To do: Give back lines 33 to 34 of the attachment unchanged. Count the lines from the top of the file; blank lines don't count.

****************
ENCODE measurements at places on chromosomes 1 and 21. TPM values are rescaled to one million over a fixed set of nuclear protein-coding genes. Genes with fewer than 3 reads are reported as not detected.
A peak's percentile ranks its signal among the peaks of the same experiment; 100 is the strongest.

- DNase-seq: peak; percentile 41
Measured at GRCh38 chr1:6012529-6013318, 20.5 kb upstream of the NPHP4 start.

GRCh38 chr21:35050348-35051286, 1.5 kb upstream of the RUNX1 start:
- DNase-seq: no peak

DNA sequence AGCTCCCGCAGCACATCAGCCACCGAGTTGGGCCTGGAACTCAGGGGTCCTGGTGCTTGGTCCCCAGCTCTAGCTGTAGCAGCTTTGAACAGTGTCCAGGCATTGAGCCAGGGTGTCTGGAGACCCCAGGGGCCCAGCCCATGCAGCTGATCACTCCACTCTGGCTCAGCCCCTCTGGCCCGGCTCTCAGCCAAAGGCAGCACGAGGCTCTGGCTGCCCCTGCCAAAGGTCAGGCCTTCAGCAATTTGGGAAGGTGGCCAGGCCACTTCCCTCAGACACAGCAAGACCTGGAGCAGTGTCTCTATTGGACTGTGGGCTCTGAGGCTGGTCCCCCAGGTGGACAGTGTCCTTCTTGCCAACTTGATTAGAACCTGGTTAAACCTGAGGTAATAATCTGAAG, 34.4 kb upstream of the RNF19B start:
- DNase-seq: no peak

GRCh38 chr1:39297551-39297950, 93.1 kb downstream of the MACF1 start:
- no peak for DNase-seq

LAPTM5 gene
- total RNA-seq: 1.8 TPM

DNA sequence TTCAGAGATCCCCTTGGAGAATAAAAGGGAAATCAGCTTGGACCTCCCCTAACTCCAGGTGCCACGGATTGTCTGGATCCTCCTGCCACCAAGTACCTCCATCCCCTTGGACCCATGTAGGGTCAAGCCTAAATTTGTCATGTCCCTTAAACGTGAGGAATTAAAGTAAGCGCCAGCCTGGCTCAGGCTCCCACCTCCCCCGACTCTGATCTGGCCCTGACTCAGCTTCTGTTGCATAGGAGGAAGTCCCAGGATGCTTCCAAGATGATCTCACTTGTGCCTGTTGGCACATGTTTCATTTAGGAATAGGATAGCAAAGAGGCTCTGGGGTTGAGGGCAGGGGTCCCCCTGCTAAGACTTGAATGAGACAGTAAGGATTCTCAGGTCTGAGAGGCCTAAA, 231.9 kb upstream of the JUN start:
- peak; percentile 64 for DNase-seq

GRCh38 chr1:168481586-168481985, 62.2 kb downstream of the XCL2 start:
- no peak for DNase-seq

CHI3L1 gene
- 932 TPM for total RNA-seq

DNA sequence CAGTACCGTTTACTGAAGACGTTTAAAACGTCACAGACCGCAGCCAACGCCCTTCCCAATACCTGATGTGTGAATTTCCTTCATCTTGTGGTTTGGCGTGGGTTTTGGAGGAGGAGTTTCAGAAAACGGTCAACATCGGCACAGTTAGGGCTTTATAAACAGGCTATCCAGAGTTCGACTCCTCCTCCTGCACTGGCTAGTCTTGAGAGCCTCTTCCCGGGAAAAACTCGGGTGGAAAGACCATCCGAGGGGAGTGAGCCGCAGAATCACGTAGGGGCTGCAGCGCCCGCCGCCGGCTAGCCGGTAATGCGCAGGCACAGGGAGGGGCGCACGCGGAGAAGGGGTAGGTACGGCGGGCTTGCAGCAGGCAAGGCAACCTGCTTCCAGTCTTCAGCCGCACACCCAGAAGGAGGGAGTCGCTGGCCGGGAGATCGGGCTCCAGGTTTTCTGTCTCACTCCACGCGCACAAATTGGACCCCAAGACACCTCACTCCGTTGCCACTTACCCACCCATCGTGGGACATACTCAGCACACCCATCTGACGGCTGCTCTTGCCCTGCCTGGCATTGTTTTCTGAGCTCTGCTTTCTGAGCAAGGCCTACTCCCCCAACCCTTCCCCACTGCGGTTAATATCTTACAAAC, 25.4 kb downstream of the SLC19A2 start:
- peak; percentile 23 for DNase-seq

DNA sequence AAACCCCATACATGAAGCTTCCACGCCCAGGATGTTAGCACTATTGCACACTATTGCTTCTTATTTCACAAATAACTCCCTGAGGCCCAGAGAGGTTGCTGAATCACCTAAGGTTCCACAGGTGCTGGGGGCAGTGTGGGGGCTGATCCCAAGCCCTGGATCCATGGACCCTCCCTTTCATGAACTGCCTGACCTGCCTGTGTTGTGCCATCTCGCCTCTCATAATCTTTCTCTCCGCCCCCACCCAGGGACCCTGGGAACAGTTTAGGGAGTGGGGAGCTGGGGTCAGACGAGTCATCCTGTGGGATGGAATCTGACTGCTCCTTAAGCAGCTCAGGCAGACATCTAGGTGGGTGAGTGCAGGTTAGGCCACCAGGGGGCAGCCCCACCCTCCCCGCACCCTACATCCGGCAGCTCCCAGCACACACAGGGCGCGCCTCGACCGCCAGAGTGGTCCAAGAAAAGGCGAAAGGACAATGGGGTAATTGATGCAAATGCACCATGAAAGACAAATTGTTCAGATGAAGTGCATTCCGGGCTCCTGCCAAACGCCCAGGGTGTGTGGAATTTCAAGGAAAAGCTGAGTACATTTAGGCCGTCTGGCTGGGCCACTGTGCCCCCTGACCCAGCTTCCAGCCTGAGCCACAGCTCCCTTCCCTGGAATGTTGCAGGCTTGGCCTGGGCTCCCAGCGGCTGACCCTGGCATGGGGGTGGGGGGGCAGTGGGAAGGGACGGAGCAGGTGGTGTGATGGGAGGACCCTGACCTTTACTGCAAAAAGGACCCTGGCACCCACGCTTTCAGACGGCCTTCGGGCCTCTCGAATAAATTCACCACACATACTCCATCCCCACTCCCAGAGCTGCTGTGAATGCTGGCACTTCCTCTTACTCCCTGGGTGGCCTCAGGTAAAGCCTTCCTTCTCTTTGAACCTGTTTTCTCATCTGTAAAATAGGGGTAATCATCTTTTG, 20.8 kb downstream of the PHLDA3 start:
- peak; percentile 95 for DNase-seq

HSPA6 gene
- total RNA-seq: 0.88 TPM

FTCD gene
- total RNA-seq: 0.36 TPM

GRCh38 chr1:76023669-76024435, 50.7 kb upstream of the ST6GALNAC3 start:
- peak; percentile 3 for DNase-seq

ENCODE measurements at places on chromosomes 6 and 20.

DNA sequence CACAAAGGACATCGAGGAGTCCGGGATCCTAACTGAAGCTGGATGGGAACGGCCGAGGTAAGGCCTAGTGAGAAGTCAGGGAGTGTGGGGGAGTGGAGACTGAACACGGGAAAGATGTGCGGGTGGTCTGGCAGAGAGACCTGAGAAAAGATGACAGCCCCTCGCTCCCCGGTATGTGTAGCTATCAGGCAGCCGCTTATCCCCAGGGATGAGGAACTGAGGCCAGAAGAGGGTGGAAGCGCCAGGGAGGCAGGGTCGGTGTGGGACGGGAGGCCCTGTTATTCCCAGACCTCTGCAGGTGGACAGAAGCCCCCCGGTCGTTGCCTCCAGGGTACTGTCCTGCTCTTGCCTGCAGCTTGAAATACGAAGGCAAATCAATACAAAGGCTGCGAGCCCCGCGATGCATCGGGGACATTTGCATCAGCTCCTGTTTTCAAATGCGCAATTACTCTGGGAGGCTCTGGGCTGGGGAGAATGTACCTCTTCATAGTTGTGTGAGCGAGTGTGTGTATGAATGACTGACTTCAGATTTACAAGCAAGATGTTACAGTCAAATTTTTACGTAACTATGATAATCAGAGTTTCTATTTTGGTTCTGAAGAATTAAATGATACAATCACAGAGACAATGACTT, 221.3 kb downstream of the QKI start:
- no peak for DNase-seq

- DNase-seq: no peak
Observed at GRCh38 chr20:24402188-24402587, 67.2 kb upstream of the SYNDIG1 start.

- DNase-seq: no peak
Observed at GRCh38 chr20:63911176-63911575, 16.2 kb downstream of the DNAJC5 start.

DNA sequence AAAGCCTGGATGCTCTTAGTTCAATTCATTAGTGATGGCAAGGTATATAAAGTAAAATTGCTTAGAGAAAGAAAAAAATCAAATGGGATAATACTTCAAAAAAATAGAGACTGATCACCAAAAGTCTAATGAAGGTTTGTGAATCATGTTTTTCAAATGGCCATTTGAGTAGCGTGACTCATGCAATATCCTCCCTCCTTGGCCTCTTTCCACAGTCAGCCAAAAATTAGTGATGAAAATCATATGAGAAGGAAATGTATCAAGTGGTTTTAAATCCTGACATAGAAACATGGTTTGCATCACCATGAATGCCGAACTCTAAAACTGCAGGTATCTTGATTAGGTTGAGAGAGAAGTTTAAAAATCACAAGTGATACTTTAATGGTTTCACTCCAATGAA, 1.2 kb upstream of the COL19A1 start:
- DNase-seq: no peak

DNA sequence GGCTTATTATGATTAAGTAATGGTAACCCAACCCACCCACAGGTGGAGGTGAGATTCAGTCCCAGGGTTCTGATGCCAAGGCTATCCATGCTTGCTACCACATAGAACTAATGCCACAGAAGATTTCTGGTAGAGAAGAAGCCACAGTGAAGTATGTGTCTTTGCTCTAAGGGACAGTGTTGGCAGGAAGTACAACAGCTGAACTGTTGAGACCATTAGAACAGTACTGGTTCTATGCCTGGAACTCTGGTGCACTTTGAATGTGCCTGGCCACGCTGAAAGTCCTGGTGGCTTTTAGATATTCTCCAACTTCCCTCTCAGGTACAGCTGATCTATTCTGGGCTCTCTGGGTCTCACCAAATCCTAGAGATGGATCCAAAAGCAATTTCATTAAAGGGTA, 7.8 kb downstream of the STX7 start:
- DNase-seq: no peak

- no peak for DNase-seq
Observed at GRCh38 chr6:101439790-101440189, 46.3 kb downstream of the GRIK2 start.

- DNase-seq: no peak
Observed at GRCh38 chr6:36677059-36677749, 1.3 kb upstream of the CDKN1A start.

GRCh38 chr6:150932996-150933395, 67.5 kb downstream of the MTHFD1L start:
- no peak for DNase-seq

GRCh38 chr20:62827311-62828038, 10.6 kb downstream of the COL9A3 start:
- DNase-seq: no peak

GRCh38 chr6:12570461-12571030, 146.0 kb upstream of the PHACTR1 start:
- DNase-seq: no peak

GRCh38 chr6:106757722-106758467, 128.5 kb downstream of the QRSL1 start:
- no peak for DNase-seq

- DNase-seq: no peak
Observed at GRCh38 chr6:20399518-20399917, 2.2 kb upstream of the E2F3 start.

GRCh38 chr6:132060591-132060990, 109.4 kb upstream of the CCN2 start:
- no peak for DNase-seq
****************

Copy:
Observed at GRCh38 chr20:24402188-24402587, 67.2 kb upstream of the SYNDIG1 start.

- DNase-seq: no peak